and not a system designed to actually describe care. And that’s what really flipped me from ending
up on the faculty and being an academic, to thinking, well, if you want to make this change
you have to go do something. Do the change. Do the change, that’s right. And so, that moved me from, sort of, the academic
model to the line role and ended up being the first CIO at the University of Pennsylvania. And, a time when there’s no, probably, CIOs? There weren’t, there was, I was the first. There weren’t any before. Now, there were others in the industry, but
they were just starting and they had different roles and positions inside of the organization
than they do now. And so, your blend of, how much time you spend
doing everything. I know we didn’t get to how you got to the
clinic yet. So, at the time, when you were CIO there,
was there a blend of practice and, and actually work that you needed to do to set the stage
and lay the foundation of being the first CIO? Yeah, that’s right. So, it was really, I started out, I’d say,
about 60/40. Which way? So, 40% still on the academic side, so I had
to practice in there, and I had a research responsibility. And then the 60% was, I didn’t begin as the
CIO, I became, began as the Director of Ambulatory Information Systems. Again, probably the first one there. Very first one. I’m starting to see a trend, Dr. Harris, of
what you create. There’s no fit for you exactly, so they create
these roles that then get defined, quite frankly, by your vision and what you believe needs
to happen. And, that’s why I have always been associated
with great institutions, because I was at an institution that, from an educational point
of view, supported that kind of thinking, and then ultimately, in a place where I could
actually have it play out. Okay and then, so, how long we were you there
and how did you get here? So, I ended, I stayed there for about a decade. So, I went from becoming the Director of Ambulatory
Systems to becoming the first, I think they called it, Associate Vice President and Chief
Information Officer. That was for, what was then, the medical school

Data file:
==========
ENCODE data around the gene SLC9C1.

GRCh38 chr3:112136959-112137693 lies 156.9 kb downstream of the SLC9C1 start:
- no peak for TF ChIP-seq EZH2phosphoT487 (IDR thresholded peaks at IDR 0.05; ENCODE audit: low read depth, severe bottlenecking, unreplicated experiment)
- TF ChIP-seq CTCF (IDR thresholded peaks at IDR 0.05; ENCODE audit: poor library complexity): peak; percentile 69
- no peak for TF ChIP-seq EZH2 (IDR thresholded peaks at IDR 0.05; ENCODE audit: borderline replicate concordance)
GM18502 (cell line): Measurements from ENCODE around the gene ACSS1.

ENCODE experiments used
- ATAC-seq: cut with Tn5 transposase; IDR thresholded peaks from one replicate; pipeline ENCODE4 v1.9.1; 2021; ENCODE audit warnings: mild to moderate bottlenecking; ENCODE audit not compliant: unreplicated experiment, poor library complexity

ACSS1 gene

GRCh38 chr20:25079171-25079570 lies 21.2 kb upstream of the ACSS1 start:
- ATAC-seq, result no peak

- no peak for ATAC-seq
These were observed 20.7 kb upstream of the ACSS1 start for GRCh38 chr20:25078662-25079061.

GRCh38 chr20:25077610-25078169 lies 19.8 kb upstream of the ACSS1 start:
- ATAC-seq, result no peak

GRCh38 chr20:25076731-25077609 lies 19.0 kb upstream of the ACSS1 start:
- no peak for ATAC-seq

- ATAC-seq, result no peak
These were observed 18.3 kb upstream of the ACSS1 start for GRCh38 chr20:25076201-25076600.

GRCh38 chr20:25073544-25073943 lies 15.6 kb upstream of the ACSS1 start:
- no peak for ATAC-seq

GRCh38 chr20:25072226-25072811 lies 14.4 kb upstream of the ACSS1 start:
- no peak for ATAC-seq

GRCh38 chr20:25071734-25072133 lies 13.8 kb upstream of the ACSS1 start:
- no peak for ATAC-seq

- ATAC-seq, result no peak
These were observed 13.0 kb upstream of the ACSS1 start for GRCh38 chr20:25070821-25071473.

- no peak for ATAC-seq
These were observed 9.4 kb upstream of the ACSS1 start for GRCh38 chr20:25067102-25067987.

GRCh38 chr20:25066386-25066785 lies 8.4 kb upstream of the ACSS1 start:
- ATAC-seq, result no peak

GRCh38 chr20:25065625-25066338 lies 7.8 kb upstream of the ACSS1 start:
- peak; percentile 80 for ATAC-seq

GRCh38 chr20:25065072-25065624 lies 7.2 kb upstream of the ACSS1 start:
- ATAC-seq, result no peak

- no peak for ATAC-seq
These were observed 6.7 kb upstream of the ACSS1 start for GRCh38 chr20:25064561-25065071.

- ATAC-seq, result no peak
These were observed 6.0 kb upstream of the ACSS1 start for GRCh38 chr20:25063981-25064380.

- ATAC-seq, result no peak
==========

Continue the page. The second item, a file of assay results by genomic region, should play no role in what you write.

and the practice plan together. And then, that was right at the beginning
of the integrated delivery systems. So, all of the large health systems started
acquiring practices and integrating them and I spend a lot of time implementing registration,
and scheduling, and billing system, and practices, all the way across Southeastern Pennsylvania. Did that for three or four years. Wanted to turn my attention back to the clinical
side of the house because I kind of got distracted from that. And, there was clearly a business need to
keep doing that. I was running out of time and I ended up being
called by the CEO the Cleveland Clinic then, who was Fred Loop, and after some conversation
it was clear we wanted to get started on the clinical side of the agenda, and that’s what
brought me to Cleveland. As CIO? Dr Harris: As CIO. As CIO. Okay. And so, of course, not just satisfied with
being just CIO. It sounds like you also created a number of
things here that you write about in your book, and I want to dig into that in a few minutes. But, tell me about your journey here at the
clinic, from when he got here, till today. Very early on we created what I call the strategic
roadmap, and we called that eCleveland Clinic. And it envisioned a day when patients, doctors,
nurses, all the caregivers, would be using a shared tool. And then, we began down that road. Now, we started in a very unusual place. We, we actually began by doing more registration